Except in standard economic models which begin with the assumption that increases in imports automatically call forth equally valued increases in exports. If trade balances on the margin we live in the happy world of comparative advantage, and it is indeed true, as Landsburg says, that “when American jobs are outsourced, Americans as a group are net winners.” But the assumption that trade balances at the margin is simply a modeling convenience, something that enables Landsburg to regale his students with blackboards full of elegant diagrams and equations. It is not grounded in real experience, and especially not the experience of the US economy since the 1970s.”

LI has some respect for the libertarian view of limiting the state’s right over one’s lifestyle choices. But we have zero respect, in general, for the libertarian view of the state. It is childish nonsense, and its motives are simply to paper over the unhinged system of mass inequality and increased exploitation in which we live with spurious justifications sprung from defective economic models. And, of course, the more spurious it is, the smugger the tone. I think libertarians have captured a certain tonal range of smug that you rarely hear, outside of successful high school debate teams. Ah, the soul in the tone of voice! There's the unctuous "I know best" voice of PC lefties hairsplitting identities and vying for the victim brand; and then there is the adenoidal, bowtied smugness of libertarians. I can take the former, but barely. The latter is the kind of thing that you just want to punch in the face.


Roger Gathmann said…
PS - check out the ever crazy Cramer's notion that the government - the state - yikes! evil evil! - come in and nationalize the monolines - the idiot companies that made a parasitic profit on insuring credit swaps.

Oh, Limited Inc does like to be right. A long time ago, we pointed out that neo-liberal cycles involve a free trade, anything goes stage in which the government is roundly denounced as impeding a people's natural desire to bloat the wealthiest segment's income and a second stage in which the government is asked to come in and clean up the mess - always of course on the grounds that it is for the good of all! See, for instance, this post.
modulo said…
This 'count-your-blessing' speech is going to be popular this year. Who knew that the only debt we have in this life is to capitalism?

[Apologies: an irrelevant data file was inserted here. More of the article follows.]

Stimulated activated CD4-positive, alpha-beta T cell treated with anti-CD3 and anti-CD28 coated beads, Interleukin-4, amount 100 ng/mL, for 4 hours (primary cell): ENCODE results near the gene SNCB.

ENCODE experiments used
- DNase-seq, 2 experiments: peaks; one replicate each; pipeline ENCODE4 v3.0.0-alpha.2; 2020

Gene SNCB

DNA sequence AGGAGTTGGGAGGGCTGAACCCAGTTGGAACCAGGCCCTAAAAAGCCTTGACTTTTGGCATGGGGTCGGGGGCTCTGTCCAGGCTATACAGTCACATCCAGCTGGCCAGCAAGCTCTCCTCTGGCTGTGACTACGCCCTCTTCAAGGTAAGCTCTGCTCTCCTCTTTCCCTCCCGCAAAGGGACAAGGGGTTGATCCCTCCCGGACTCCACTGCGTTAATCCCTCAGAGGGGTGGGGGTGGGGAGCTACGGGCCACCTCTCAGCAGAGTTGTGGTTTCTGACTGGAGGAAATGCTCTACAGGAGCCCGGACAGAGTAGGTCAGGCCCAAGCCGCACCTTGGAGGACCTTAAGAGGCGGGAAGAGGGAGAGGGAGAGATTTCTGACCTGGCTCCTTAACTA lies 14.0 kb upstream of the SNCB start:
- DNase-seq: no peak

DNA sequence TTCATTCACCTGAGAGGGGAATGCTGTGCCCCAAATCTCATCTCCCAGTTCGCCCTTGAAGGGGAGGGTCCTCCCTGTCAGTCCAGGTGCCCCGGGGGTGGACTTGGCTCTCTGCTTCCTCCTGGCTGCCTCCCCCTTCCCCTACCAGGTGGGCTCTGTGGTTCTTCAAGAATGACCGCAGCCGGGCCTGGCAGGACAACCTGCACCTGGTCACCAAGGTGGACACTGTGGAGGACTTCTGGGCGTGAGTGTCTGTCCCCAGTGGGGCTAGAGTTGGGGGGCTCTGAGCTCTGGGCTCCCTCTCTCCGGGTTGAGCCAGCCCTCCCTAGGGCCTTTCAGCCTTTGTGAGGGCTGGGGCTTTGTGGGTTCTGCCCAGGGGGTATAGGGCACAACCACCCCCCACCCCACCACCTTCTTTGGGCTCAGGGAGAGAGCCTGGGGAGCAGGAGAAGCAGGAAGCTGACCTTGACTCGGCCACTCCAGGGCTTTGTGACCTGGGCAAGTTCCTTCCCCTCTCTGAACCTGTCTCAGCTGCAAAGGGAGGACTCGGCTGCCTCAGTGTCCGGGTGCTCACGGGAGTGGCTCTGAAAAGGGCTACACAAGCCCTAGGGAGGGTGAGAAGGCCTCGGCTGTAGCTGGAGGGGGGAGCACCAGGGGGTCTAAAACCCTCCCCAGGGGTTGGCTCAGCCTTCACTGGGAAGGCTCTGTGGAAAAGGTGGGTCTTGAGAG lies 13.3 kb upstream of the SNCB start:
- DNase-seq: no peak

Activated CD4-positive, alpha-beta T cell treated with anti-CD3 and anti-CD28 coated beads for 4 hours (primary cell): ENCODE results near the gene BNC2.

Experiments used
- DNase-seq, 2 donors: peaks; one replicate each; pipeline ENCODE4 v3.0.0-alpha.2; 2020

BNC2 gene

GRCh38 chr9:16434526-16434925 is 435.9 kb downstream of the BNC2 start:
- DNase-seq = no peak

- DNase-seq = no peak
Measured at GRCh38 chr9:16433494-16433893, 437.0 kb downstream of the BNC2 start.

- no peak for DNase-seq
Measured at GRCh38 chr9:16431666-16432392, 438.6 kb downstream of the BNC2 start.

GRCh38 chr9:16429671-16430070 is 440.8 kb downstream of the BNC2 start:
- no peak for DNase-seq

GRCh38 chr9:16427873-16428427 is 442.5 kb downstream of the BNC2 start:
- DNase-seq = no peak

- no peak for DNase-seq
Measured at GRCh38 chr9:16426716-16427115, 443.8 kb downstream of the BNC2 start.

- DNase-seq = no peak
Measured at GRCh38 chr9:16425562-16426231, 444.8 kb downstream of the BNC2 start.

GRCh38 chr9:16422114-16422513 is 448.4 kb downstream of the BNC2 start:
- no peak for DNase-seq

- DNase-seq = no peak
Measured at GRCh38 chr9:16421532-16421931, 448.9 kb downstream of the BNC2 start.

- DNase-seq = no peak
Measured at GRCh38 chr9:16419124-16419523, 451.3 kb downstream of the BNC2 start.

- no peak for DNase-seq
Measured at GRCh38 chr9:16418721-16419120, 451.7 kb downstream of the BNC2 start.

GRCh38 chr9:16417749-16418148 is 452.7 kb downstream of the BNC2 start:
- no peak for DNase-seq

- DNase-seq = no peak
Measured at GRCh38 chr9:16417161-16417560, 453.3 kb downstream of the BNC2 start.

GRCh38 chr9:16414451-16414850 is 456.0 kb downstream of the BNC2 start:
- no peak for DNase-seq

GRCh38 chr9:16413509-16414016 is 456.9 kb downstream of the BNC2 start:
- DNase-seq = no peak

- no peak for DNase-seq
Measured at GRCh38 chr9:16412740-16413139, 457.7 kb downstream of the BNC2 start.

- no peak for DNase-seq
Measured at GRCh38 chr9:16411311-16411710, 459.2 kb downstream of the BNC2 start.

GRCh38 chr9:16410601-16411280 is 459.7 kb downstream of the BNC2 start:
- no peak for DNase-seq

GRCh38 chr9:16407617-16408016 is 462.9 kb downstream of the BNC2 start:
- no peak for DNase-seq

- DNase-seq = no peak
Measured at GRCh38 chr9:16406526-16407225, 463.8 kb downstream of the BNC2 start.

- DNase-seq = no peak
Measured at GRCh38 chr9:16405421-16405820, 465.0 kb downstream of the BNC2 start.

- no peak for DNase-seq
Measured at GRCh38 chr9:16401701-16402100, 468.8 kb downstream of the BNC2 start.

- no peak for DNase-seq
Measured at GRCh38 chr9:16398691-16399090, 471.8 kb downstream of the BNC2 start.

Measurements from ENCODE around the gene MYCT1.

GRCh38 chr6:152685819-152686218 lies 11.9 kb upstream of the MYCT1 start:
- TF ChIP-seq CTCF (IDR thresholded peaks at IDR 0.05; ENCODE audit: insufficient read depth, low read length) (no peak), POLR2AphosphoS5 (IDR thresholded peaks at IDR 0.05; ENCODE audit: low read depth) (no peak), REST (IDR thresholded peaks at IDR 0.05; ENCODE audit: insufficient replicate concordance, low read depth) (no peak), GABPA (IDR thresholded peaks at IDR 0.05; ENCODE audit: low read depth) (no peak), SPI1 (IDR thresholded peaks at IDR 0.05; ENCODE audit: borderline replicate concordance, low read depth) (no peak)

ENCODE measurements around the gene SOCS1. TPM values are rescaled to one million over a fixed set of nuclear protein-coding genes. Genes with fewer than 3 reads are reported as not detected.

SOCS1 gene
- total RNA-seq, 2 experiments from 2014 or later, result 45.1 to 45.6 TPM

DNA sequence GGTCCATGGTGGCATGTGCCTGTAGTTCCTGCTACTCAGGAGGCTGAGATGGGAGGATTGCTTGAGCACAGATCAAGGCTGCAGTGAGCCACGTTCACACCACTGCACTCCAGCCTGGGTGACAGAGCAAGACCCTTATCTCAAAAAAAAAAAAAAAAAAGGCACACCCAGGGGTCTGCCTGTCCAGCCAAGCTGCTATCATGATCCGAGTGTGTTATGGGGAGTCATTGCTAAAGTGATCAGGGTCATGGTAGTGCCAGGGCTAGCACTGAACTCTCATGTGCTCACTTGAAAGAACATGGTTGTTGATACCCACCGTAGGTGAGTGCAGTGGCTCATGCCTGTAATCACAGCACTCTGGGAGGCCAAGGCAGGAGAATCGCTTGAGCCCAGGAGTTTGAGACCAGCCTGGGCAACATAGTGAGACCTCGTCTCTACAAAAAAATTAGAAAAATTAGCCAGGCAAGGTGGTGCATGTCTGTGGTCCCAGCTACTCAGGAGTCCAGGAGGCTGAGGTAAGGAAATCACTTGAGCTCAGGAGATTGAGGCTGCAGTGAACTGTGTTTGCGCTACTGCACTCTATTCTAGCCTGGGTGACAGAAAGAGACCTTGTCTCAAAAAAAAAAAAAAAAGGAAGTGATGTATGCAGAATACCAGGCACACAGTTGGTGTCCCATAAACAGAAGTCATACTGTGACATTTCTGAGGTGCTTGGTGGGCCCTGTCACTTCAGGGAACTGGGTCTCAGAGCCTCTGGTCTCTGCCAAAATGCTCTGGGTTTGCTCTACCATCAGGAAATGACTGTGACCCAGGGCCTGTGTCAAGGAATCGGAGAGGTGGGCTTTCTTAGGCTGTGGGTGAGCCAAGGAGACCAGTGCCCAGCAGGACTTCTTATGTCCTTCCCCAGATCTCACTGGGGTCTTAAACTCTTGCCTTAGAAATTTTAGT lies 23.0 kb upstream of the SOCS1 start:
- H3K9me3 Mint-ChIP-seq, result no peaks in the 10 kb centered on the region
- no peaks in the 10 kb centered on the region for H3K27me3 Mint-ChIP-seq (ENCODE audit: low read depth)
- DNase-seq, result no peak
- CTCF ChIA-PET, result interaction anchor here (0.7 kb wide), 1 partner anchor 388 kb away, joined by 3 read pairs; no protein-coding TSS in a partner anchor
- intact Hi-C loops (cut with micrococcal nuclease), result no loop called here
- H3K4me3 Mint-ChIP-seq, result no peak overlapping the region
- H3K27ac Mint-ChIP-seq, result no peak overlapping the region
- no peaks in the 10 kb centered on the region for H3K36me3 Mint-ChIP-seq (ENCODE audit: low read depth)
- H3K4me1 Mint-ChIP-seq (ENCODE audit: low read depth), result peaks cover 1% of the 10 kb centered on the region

By the way, don't know if you read this but it's fairly interesting to the amateur. As far as I can tell, the HF person is saying that the demand for CDO created the subprime loan frenzy and not the other way around.
Roger Gathmann said…
I must say, that interviewer asked the stupidest questions. Are we a third world country? Give me a break.

Although I did like the story about bidding down the dollar. Still, it would have been nice to ask - what does a hedge fund contribute to the capitalist system of production? How does it work? And how can you maintain that the stock market is efficient, and yet still maintain that you can squeeze unexpected profits from point plays? - the latter is a big point that Robert Kuttner makes.

The person who will be the star of 2008, I think, is Nassim Taleb, the author of The Black Swan - a philosopher who used to work on Wall Street, who is supposedly writing a new book, anti-Platonism for dummies. Here's his page
Anonymous said…
Ah, but Rev. Roger, don't you know? Turn the other cheek! If somebody punches you upside the face, show another face.
northanger said…
thomas: great article.


AZ 176 = OCCASIONAL DISCOURSE ON THE NEGRO QUESTION = 100,000 GOLD CERTIFICATE SERIES 1934 (The largest denomination of U.S. paper money ever produced, the $100,000 gold certificate was part of a series of gold certificates issued by the U.S. Treasury to Federal Reserve banks in exchange for the gold the banks turned over to the treasury. The printing on the bill includes the phrase, "This is to certify that there is on deposit in the Treasury of the United States of America One Hundred Thousand Dollars in Gold payable to bearer on demand as authorized by law").
Anonymous said…
Again proceeding in order of the points in the post:-

There are distinct parallels here with the plight of evictees during the English Enclosures, the Highland Clearances, in Ireland, and even under the Palestinian Mandate. The key point is that they lost out from not having a formal claim on the previous structure, recognised property rights. As Chesterton remarked, promoting Distributism, "the problem with Capitalism is that there are not enough Capitalists". The retrenched, like the evictees, had no formal stake. Rather than justifying not compensating, it rather suggests a prior injustice that only crystallised out at that point.

But neither do such injustices justify the state in its turn; see the work of Kevin Carson. The Libertarian critique of the State is sound, though incomplete; we can't infer the soundness of their prescription from that though, or the soundness of the State from the unsoundness of their prescription. (Kevin Carson's work has a stronger critique and prescription, but there still gaps in at least the latter.)

Something similar applies to Marx...
Roger Gathmann said…